Archaeology of Dwelling: The dynamics between house and society in prehistoric Scandinavia (completed)
The project examines Scandinavia’s later prehistory from the point of view of the house. How can studying architecture and households generate new knowledge about large-scale social and political development through prehistory?
The reconstructed Iron Age hall from Borg, Lofoten. Photo: Marianne Hem Eriksen
About the project
Archaeology of Dwelling: Architecture, household, and social structure in Scandinavia through deep time, 1800BCE-1000CE
Archaeology of Dwelling (ArchDwell) springs from an apparent paradox: How and why could a specific form of dwelling – the three-aisled longhouse – survive in Scandinavia for almost three thousand years, from the early Bronze Age (1700-500BCE) throughout the Iron Age (500BCE-1050CE); simultaneously as Scandinavian societies underwent ground-breaking social, ideological, and political changes?
In pre-industrial societies, the house frequently constitutes a primary vehicle for social and symbolic production, and constitutes a cosmological, economical, and political node. In prehistoric Scandinavia, the basic plan of the three-aisled longhouse was built and rebuilt through almost three millennia, seemingly unaffected by macro-scale social events such as the collapse of élite networks in the late Bronze Age, the introduction of iron and an apparent egalitarian social order in the pre-Roman Iron Age, the rise and fall of the Roman Empire, a cataclysmic climate disaster in the 6th century, and Viking raids and colonization towards the end of the first millennium.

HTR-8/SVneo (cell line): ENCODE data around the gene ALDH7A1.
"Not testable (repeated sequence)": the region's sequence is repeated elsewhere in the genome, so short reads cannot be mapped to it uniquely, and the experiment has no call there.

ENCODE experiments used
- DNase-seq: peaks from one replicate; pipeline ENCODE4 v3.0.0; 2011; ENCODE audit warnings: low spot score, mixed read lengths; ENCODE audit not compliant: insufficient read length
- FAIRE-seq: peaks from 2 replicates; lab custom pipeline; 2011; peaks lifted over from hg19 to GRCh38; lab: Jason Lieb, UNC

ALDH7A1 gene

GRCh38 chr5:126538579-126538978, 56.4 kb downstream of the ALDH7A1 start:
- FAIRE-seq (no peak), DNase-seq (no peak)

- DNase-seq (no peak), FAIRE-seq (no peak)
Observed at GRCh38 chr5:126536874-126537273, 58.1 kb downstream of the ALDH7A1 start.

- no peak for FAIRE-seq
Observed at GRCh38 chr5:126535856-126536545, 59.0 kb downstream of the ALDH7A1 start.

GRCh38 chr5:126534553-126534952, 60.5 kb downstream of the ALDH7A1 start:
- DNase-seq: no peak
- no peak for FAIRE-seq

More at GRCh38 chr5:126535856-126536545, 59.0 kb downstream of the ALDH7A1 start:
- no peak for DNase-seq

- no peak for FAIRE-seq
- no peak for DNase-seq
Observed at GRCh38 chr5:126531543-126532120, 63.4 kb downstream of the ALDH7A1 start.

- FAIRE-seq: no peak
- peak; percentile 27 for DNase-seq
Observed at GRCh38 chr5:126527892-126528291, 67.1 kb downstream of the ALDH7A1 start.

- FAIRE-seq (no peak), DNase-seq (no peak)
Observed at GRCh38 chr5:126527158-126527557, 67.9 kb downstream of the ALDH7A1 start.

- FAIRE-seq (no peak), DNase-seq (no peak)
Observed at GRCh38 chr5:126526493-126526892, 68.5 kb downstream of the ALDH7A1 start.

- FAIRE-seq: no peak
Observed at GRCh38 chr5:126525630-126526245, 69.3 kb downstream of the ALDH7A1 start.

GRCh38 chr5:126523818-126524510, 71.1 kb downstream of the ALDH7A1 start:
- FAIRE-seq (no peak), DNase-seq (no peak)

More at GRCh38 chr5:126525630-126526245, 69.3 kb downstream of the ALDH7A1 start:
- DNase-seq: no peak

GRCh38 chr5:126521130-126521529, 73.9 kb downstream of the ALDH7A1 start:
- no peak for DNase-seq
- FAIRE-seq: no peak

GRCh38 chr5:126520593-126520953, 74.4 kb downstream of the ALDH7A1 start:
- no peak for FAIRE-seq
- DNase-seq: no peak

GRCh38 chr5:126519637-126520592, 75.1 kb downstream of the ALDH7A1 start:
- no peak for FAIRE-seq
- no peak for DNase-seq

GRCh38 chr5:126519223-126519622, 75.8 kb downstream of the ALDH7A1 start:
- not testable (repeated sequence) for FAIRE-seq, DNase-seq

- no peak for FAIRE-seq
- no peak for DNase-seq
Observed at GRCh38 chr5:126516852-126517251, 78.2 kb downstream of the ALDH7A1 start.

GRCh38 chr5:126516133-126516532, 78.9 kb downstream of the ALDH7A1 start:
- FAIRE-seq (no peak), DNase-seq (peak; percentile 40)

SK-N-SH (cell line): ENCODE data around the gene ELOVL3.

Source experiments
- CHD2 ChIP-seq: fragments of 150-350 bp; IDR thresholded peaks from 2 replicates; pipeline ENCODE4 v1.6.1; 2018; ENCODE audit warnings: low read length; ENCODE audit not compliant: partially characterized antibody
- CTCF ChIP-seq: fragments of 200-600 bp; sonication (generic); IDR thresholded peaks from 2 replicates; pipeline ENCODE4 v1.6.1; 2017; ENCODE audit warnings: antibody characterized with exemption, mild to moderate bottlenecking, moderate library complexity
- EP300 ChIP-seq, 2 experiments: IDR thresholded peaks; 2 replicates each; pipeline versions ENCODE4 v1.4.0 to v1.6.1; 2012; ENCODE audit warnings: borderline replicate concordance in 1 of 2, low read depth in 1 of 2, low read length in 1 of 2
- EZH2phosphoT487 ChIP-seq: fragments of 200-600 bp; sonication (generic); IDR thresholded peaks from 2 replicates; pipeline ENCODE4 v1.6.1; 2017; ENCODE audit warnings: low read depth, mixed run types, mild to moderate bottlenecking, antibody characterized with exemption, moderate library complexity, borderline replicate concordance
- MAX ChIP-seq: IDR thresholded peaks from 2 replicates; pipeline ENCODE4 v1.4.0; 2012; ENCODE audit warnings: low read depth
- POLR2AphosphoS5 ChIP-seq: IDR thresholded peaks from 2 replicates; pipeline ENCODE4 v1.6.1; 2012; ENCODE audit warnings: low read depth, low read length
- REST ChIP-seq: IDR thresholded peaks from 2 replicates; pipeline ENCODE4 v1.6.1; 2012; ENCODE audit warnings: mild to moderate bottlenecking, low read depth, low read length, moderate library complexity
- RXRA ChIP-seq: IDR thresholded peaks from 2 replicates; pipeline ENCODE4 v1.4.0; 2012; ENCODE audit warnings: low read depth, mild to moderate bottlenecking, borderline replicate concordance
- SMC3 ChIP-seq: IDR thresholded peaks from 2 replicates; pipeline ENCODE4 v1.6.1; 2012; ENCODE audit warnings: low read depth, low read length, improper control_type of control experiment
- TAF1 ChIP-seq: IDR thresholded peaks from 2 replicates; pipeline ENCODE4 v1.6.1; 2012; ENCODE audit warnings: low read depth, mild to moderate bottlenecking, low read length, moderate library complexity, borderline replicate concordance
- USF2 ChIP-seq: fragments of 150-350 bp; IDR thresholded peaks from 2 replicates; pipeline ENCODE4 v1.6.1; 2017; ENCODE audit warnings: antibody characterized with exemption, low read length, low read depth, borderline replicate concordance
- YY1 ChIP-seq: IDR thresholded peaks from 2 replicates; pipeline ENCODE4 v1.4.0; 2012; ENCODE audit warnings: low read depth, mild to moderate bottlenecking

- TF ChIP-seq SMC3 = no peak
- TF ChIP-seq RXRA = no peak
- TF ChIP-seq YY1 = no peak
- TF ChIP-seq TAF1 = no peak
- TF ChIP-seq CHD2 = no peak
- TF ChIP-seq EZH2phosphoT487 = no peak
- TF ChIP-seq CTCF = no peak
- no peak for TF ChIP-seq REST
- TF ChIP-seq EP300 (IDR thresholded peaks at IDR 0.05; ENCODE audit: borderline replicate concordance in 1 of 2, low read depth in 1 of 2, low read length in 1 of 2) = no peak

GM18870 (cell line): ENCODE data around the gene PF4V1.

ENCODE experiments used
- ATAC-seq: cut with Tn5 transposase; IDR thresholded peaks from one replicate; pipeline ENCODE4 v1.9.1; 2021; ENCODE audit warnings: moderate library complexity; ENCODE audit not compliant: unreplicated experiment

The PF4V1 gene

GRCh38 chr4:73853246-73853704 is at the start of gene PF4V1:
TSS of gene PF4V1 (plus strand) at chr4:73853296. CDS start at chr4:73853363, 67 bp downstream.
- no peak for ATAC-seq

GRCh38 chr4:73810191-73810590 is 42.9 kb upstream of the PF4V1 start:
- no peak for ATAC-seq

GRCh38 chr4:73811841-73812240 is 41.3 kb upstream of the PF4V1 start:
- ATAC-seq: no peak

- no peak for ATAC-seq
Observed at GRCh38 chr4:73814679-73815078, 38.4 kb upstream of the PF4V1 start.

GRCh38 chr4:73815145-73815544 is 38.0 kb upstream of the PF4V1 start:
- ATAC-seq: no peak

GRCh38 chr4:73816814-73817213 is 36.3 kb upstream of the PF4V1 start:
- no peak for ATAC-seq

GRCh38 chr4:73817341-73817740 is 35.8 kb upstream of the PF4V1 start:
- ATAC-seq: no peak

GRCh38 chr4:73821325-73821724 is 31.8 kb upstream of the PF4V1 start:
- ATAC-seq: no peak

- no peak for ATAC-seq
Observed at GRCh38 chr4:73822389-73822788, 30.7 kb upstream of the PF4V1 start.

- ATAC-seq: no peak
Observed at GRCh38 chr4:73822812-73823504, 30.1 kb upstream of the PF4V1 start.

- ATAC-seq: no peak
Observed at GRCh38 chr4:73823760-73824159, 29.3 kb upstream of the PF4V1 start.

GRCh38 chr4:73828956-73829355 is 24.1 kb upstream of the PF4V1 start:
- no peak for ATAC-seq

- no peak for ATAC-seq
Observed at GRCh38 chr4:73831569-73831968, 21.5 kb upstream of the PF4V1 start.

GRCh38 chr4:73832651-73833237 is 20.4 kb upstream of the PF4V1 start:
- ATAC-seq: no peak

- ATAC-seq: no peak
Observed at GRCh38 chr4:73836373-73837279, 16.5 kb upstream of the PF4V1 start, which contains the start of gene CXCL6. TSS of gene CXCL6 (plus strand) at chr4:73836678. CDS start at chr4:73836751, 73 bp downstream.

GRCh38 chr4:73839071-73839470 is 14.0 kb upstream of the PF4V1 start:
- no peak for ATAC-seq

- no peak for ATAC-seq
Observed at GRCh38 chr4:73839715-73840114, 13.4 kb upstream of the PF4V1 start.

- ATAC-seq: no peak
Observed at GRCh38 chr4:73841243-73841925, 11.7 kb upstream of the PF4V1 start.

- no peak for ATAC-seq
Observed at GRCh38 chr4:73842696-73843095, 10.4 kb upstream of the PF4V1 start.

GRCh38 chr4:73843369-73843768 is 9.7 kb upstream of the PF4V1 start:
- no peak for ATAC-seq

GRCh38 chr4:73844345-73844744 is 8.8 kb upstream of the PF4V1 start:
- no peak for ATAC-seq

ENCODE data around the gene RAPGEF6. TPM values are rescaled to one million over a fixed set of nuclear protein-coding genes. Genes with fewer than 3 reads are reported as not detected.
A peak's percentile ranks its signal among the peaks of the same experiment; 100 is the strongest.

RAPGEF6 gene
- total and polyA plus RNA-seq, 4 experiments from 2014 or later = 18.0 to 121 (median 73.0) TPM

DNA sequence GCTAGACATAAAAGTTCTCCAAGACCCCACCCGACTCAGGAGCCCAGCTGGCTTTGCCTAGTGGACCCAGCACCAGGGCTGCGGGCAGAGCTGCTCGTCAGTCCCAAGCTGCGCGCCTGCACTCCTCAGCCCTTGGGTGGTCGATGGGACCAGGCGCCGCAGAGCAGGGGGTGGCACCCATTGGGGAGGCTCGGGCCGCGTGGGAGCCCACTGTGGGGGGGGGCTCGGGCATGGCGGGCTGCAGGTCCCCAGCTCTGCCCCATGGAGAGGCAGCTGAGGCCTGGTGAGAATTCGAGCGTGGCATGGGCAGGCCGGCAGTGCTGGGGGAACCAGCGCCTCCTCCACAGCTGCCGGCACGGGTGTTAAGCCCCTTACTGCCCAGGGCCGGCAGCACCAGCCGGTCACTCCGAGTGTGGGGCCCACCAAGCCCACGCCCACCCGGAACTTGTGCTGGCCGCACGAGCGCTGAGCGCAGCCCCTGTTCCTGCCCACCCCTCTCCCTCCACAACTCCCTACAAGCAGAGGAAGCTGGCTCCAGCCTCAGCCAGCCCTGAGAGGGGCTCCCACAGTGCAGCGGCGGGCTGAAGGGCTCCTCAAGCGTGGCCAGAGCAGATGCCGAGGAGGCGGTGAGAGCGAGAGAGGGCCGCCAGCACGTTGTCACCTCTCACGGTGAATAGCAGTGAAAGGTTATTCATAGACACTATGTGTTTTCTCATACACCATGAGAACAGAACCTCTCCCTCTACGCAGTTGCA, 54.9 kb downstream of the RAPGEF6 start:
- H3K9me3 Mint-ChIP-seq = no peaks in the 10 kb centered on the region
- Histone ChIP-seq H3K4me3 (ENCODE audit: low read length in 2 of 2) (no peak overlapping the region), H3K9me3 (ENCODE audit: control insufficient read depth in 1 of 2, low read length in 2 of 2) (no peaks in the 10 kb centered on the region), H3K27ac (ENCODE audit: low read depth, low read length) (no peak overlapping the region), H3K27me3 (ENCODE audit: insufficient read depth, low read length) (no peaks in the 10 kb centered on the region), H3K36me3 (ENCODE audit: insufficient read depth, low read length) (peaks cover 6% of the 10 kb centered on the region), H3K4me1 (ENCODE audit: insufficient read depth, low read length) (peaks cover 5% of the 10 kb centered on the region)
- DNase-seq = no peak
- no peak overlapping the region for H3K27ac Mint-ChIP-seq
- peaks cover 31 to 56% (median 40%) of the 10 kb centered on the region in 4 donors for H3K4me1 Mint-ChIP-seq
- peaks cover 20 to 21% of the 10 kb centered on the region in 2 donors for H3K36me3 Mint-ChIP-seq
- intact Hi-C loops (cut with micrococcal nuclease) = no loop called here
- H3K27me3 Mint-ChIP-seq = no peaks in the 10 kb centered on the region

ArchDwell is concerned with the connection between architecture, households and society. The project will use the three-aisled longhouse of prehistoric Scandinavia as a prism to investigate the dynamics and tensions between, on one hand, societies undergoing significant, macro-scale alterations, and on the other, the apparent conservatism and resilience of the built environment through deep time.
FRIPRO Mobility grant co-funded by the Research Council of Norway and Marie Skłodowska-Curie Actions' COFUND scheme. Project no. 251212.
University of Cambridge, McDonald Institute of Archaeological Research
Dec. 2016 - Dec. 2019.